TL;DR: insurance isn’t gambling, but has sufficient similarities that it is better to be explicit.
Possibly under some circumstances. Consider insurance for a race car, if the vehicle wins it probably won’t be totaled, conversely if it is totaled, it probably won’t win. Lesser damage also decreases the chance of winning to some extent. Could it be considered gambling to insure the vehicle when the payout will depend upon a skill utilized in a sport?
The spirit or intention of the law is clear, but courts rarely rule on what the law meant, but rather on what it actually says. So, an explicit statement is added saying that regardless of any other factor, insurance isn’t to be considered gambling.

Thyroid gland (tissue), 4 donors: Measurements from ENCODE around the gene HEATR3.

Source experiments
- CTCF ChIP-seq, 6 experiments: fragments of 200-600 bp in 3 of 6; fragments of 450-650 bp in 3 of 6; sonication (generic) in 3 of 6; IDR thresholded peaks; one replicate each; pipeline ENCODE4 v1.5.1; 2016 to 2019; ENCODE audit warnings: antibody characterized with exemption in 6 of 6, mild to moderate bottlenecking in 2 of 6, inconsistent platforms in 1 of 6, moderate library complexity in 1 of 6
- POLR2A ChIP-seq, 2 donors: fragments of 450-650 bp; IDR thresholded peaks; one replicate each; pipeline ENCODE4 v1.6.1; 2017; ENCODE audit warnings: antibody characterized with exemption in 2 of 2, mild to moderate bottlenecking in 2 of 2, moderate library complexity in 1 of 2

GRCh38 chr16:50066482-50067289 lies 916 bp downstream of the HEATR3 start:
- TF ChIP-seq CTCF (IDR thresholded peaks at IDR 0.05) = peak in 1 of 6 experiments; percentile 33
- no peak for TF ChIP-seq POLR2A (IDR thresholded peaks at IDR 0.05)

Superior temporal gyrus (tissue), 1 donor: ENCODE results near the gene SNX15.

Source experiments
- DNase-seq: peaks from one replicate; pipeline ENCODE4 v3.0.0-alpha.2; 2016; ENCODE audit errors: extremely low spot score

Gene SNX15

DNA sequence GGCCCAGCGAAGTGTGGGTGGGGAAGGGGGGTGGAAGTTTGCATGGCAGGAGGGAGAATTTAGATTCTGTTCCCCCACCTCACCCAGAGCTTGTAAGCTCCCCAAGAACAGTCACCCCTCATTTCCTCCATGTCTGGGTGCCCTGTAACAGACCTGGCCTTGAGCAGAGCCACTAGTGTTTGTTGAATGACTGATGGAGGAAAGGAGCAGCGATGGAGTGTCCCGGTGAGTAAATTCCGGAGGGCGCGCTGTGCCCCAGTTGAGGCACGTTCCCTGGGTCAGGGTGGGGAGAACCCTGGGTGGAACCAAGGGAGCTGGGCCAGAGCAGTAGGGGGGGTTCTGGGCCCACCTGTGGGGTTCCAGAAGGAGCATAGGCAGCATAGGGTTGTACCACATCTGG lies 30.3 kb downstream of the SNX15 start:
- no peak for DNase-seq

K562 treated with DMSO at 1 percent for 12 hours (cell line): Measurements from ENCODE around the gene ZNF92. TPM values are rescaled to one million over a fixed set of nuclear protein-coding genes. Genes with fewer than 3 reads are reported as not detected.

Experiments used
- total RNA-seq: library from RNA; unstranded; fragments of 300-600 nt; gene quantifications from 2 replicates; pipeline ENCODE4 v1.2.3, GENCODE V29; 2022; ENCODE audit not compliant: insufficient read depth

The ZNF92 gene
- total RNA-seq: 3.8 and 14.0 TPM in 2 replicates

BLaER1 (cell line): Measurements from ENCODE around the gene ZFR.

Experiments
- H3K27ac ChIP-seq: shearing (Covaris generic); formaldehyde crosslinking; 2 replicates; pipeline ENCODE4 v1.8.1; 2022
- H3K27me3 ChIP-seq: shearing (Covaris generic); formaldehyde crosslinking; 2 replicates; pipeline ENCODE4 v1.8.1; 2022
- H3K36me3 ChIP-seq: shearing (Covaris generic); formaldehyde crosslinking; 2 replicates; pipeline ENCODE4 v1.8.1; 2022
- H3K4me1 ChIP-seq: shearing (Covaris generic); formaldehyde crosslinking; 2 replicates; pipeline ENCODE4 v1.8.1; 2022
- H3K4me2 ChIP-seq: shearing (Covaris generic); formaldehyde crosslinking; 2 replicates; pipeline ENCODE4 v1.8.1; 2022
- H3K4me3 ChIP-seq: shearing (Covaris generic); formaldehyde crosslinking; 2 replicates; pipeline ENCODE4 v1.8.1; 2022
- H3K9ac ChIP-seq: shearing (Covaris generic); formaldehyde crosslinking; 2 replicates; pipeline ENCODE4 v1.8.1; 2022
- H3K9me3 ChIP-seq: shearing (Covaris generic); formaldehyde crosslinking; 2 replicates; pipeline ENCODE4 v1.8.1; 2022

As for the difference between the two and why insurance is allowed while gambling isn’t. It’s for the same reason that damages from lawsuits aren’t taxable —- it’s not considered a gain, but instead countering a loss. Insurance isn’t a contest, where you risk your assets in order to get a reward. The insurer doesn’t get a reward if the event happens, and the insuree’s “gain” isn’t considered a gain, but rather a restoration to normal (or wholeness). Thus no one gains and there is no risk/reward taking place.
The insurance companies loss might be considered gambling, but they are expected to take that into account so that it is an expected expense and not a gamble. Pure applied statistics with a margin sufficient to prevent their expenses from out running revenue. States have laws requiring liquidity coverage ratio, in order to make sure that gamble isn’t too much for them to afford.